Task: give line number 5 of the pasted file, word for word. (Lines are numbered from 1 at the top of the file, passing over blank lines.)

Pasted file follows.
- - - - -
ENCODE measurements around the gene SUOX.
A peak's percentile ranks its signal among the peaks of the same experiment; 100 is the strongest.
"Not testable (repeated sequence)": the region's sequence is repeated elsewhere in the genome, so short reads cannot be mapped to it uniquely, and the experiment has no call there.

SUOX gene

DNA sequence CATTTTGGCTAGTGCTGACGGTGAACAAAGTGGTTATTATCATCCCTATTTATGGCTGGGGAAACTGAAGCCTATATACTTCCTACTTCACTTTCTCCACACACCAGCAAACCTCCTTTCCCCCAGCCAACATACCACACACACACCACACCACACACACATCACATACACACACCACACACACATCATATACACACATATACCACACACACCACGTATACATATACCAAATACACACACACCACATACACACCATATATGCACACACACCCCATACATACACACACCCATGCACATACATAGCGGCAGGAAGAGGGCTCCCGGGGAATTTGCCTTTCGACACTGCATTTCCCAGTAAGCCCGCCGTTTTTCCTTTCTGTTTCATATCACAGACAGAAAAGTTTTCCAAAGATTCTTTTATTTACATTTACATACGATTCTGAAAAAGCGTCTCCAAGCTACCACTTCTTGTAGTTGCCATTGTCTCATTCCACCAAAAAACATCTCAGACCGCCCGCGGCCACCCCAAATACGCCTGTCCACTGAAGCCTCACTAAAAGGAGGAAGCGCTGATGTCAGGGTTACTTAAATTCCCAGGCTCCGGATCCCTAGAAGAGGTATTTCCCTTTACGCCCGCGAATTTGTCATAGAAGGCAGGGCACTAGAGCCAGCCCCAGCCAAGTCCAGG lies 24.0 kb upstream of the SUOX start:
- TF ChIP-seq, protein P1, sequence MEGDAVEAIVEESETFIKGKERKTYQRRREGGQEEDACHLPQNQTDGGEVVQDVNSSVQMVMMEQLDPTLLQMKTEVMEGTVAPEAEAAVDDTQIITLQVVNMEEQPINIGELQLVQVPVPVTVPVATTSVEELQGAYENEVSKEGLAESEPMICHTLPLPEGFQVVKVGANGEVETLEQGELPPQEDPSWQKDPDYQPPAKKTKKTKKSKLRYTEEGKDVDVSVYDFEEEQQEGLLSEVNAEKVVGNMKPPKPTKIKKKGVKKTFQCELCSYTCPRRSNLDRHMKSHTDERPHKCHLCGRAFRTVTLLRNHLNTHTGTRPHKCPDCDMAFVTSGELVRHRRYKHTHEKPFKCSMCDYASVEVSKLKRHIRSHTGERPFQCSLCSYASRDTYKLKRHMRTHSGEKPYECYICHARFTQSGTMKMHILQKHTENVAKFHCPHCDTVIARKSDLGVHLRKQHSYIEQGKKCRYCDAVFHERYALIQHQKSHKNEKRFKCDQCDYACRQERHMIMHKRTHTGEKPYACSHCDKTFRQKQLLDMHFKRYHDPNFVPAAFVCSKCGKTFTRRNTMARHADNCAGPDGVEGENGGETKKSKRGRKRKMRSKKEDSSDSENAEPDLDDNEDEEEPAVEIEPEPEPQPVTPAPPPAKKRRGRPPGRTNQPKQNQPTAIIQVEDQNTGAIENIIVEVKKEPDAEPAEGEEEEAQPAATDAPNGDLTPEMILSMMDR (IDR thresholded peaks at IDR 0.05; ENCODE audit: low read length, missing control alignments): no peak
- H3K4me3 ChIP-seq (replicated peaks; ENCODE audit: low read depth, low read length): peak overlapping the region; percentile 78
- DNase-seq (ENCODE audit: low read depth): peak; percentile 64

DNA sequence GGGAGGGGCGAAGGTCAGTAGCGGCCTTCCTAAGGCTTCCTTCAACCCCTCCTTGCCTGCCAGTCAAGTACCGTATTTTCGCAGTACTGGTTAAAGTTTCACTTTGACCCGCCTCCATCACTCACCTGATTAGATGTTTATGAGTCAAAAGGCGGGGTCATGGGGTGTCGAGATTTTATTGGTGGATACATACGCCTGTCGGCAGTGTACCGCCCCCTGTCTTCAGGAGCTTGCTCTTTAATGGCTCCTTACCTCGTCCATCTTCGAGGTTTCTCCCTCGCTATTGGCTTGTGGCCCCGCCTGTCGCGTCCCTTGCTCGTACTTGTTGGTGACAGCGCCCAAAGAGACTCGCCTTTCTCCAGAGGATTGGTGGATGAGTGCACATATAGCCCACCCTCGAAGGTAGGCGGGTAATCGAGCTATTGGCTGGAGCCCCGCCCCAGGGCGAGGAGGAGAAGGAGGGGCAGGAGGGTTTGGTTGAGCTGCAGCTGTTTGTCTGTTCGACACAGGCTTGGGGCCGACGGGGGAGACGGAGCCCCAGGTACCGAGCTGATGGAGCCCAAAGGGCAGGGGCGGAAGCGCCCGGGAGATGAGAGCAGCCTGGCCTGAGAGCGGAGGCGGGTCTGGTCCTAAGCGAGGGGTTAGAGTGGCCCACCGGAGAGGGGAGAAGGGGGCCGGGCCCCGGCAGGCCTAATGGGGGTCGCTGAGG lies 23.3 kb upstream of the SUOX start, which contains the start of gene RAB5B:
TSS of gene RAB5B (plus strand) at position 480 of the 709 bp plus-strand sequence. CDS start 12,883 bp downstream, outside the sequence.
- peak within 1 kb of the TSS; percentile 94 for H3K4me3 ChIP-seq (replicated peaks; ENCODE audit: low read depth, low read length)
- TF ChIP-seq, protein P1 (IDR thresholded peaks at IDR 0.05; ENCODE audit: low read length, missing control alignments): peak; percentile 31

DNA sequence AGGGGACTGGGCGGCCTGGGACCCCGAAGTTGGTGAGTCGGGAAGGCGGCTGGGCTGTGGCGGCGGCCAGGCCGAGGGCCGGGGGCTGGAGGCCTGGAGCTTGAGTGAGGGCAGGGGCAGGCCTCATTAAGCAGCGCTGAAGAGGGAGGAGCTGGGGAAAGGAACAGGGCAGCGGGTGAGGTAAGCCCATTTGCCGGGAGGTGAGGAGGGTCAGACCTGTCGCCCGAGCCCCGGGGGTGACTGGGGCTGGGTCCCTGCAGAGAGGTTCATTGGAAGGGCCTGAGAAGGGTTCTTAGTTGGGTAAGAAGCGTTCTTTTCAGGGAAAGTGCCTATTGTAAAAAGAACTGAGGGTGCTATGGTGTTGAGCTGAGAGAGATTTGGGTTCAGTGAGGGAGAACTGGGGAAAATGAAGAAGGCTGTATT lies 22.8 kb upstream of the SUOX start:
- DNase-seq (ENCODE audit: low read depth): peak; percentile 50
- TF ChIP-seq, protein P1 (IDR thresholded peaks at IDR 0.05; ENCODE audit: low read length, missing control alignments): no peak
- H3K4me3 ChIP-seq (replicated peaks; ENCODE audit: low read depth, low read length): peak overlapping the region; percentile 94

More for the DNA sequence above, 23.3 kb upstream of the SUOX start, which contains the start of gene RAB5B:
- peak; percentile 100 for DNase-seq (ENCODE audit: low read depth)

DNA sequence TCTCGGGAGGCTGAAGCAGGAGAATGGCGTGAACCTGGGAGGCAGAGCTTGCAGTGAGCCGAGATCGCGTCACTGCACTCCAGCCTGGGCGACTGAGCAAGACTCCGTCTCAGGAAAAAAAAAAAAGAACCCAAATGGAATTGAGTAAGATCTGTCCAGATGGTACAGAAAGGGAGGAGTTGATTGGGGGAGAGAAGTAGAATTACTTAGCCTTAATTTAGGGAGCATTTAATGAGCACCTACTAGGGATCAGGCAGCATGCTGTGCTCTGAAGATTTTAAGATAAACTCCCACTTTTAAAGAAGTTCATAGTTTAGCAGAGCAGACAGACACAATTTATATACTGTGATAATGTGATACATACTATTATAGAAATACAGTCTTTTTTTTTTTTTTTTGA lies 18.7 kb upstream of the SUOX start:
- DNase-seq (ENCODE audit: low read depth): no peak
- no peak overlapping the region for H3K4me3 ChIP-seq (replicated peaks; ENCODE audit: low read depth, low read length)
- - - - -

DNA sequence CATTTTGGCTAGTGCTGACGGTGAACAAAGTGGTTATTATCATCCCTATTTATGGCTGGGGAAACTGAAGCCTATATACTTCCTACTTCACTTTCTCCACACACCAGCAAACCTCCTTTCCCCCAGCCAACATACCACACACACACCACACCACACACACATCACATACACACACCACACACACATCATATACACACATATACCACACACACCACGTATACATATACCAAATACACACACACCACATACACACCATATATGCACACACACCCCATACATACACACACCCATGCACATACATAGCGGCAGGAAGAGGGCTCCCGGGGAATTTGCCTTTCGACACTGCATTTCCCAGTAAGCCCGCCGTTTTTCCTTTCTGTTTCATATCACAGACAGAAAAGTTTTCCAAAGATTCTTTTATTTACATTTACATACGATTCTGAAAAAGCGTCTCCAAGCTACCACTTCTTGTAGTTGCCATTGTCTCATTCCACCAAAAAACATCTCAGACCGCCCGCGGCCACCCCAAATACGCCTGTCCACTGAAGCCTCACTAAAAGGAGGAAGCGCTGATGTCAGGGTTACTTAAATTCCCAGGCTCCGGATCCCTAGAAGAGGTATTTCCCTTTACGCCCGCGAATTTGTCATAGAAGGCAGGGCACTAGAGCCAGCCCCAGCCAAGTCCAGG lies 24.0 kb upstream of the SUOX start: